Added 21 February 2010
Sunday, 22 March 2009, Grand Gulch, Utah
I woke up with pretty severe pain in my stomach but muddled through the hike out. We were packed up and on the trail by 7:15 this morning, motivated by the long drives necessary to get us home. It was below freezing when I woke up, so I started hiking out at a pretty fast pace, in part to warm up, since I had opted for light clothing for the day. After a while I had to slow it down because Mindy was having a hard time keeping up, but we were still moving fairly quickly. At least until we came to a major boulder choke and we had to choose which direction to go to get around it. We chose to go around it to the right. We chose poorly. It took us probably 20 minutes or so to get around the dang thing. It was a slow several hundred yards. Once past though, we made good time again. On the other side, we saw the cairns directing people to the best way around. While we were hiking, we saw a spotted towhee digging around in the leaves under a bush. He was so absorbed in the task that he didn't seem to even notice us. Below is a 3 megabyte video of him scratching around.
We encountered a half dozen day hikers between the pour-off and Kane Gulch Ranger Station, and all but one convinced me that government agencies should post trail etiquette signs at all major trailheads. Only one person yielded to us despite the fact that we were traveling uphill and carrying heavier loads than them. The next time I'm backpacking I think I'll play a little game of chicken with any rude day hiker I encounter.
We reached the ranger station by 9:15 and rearranged the car to fit three people and 3 backpacks in it. Then we went to return Steve to his car at Bullet Canyon trailhead, crossing our fingers that no one had broken into it. Whether my signs helped or not, I don't know, but Steve's car was safe and sound.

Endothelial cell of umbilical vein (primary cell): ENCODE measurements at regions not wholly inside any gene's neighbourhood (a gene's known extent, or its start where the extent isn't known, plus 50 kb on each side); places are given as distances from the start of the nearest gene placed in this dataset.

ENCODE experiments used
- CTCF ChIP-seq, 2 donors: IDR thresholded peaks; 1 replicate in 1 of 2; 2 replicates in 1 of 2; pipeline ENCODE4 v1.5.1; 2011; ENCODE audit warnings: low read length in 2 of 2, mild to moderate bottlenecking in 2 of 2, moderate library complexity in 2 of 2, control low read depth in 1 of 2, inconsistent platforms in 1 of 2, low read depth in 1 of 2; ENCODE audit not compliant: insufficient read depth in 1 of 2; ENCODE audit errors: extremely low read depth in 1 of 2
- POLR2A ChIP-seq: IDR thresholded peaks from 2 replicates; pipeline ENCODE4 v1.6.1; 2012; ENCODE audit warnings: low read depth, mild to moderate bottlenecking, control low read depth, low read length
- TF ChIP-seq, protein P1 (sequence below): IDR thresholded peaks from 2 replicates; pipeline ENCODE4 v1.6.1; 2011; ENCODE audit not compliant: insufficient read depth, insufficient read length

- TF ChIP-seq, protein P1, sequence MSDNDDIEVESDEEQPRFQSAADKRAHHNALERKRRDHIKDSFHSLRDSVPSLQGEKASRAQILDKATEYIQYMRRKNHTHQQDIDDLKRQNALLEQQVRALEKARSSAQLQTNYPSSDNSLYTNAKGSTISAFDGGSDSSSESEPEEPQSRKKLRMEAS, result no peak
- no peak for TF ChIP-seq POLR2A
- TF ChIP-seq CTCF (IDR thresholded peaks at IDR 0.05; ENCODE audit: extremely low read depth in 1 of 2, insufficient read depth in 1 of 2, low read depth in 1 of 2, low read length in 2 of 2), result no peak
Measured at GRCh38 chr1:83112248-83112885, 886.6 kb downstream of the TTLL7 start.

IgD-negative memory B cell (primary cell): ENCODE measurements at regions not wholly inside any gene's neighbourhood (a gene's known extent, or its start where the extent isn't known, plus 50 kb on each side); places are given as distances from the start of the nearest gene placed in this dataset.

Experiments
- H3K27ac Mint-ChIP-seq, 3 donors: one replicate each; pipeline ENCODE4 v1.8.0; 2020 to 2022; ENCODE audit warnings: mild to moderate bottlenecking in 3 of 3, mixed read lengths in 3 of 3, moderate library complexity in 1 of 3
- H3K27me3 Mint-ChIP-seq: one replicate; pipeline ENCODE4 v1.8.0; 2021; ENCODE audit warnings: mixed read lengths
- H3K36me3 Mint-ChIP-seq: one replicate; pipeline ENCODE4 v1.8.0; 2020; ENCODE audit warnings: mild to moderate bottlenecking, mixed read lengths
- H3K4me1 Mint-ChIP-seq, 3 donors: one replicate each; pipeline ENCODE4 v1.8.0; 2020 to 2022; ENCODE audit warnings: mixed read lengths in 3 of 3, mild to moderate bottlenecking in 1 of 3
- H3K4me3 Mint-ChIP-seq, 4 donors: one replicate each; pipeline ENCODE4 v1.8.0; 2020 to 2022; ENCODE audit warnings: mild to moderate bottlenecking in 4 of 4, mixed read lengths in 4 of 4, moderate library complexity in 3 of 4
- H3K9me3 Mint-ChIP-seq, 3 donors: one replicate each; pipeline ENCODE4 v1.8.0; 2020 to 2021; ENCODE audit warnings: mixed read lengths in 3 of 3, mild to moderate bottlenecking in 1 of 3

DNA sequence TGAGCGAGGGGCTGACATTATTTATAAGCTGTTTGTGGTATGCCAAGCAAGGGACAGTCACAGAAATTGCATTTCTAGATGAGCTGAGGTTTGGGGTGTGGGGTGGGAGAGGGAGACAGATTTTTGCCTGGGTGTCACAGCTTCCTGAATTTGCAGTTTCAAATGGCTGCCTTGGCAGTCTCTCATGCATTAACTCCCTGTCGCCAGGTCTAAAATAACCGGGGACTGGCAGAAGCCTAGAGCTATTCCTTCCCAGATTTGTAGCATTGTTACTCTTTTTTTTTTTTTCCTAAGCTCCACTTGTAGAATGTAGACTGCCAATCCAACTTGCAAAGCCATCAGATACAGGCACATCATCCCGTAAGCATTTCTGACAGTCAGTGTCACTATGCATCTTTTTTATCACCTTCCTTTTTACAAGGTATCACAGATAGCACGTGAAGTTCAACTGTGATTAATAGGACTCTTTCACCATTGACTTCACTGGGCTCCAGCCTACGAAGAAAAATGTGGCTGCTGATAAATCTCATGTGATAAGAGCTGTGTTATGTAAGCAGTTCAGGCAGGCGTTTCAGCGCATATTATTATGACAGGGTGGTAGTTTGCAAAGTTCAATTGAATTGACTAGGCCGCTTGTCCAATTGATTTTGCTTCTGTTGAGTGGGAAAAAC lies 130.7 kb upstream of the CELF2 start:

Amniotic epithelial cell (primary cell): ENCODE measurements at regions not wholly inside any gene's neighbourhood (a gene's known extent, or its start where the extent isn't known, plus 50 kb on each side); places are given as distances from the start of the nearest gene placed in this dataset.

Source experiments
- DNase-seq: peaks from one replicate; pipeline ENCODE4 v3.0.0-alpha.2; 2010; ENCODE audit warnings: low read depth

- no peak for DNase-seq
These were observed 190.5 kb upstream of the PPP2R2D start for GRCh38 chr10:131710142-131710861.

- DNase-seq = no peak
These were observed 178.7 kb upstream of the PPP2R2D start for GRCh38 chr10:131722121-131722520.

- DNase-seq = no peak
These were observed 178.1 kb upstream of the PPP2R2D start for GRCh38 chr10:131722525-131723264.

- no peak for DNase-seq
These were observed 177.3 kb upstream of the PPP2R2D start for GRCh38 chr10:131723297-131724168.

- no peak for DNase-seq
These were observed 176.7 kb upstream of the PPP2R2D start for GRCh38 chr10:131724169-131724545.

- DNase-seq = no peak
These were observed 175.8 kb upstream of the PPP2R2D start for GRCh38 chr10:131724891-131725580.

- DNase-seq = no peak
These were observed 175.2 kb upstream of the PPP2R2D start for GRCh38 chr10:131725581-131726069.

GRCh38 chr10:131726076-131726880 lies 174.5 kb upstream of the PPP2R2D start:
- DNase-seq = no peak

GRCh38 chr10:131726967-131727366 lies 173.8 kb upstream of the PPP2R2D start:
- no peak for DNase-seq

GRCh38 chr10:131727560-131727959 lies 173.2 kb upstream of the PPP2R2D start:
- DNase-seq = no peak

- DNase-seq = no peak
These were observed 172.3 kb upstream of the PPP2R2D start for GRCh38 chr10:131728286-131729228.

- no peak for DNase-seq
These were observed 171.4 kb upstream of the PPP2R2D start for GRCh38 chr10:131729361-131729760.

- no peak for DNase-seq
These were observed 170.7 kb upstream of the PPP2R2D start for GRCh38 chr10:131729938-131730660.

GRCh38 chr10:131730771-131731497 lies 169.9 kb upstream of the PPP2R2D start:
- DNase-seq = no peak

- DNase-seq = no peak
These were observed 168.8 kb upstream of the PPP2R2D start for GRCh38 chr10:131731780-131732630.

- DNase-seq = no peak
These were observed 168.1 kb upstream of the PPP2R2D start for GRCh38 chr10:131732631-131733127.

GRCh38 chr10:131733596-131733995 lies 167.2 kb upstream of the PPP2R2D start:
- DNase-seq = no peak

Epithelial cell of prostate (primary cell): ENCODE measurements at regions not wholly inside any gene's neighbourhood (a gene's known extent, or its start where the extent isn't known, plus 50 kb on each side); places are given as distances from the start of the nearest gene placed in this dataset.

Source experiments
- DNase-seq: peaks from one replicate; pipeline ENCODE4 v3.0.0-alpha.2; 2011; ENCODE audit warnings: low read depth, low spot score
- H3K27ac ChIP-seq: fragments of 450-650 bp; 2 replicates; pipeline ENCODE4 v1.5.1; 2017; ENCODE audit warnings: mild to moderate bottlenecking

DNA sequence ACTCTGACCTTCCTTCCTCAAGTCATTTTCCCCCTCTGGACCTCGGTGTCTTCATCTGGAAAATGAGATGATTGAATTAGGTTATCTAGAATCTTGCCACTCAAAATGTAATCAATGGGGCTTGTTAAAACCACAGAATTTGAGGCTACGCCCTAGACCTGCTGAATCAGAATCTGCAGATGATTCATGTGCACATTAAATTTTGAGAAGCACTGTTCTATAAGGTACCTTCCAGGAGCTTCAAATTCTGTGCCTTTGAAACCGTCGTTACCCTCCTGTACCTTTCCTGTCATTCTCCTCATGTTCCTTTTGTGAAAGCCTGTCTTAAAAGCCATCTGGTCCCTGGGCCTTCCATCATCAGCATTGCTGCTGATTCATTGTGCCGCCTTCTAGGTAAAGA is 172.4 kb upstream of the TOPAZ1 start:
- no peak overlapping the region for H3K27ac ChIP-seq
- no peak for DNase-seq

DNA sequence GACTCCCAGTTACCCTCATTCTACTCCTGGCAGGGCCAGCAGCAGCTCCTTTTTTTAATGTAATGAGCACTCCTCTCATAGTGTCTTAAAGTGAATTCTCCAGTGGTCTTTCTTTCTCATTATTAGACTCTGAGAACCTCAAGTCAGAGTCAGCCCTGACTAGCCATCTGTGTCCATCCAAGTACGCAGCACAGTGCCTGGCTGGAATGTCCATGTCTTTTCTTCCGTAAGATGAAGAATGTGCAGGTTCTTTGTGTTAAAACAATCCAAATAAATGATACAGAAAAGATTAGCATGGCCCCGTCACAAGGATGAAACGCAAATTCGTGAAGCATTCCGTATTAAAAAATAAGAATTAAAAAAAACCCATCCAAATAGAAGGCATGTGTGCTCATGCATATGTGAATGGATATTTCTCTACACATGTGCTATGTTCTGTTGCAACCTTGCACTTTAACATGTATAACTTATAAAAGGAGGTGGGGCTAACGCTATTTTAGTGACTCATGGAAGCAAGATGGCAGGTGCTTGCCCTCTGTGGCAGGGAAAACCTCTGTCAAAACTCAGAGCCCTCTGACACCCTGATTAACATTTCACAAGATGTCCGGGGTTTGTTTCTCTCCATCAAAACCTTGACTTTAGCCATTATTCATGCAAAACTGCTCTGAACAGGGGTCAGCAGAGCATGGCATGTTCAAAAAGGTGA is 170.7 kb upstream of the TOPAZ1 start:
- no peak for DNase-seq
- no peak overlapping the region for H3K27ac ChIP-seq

We went our separate ways and started our drive home at around 10 a.m. Mindy and I decided to stop for pizza in Mexican Hat. Mindy and I hoped it would be a quick stop, but while the service was extremely friendly, it was far from fast. I think we were there for over an hour. Even so, I wasn't worried about it, as I was content and we had gotten out of the canyon ahead of schedule. Later, I wouldn't be so content.
Before leaving town, Mindy wanted to dip her hands into the San Juan River so we took a quick detour, then started heading home in earnest, at around 11:30 I believe. Once we climbed out of the canyon of the San Juan River, we drove into a rather ferocious wind. This wind would plague me for the duration of the drive. It blew like all the hounds of hell had been released, driving sand and tumbleweed before them. Visibility sometimes dropped to ten meters or less. Tumbleweeds crossed the highway so fast many didn't even touch the pavement. Many of them piled up on my grill as they were often too numerous or too fast to avoid. In places, sand dunes 4-5 inches high even started forming in the middle of the road. I’m convinced that the top ten feet of northern Arizona blue into neighboring states that day. My poor car was getting sandblasted and fighting the wind was tiring. On top of that, whole thing slowed us down considerably, as a lot of people were driving very slowly and it was hard to find a safe place to pass due to the low visibility. Below is a 9 megabyte video compilation of part of the journey through the dust storm.
We finally left the sand behind as we approached Flagstaff, but the wind stayed with us. It actually became more gusty, which was more tiring to deal with. When we reached the outskirts of Phoenix, the wind had slowed down to a dull roar at least. I was unable to rejoice too much, however, because we hit a traffic jam coming in to town. Then we hit another traffic jam on the way out of town. Then we hit another traffic jam near Picacho. By this point (actually before this point), I really just wanted to be home. Mindy took mercy on me and volunteered to have her son pick her up at my house so I wouldn’t have to take her home then backtrack to my place. A much appreciated gesture.
Finally, at around 7:30, I pulled up in front of my house, feeling far more tired after 9.5 hours of driving than I did after 3 days of backpacking.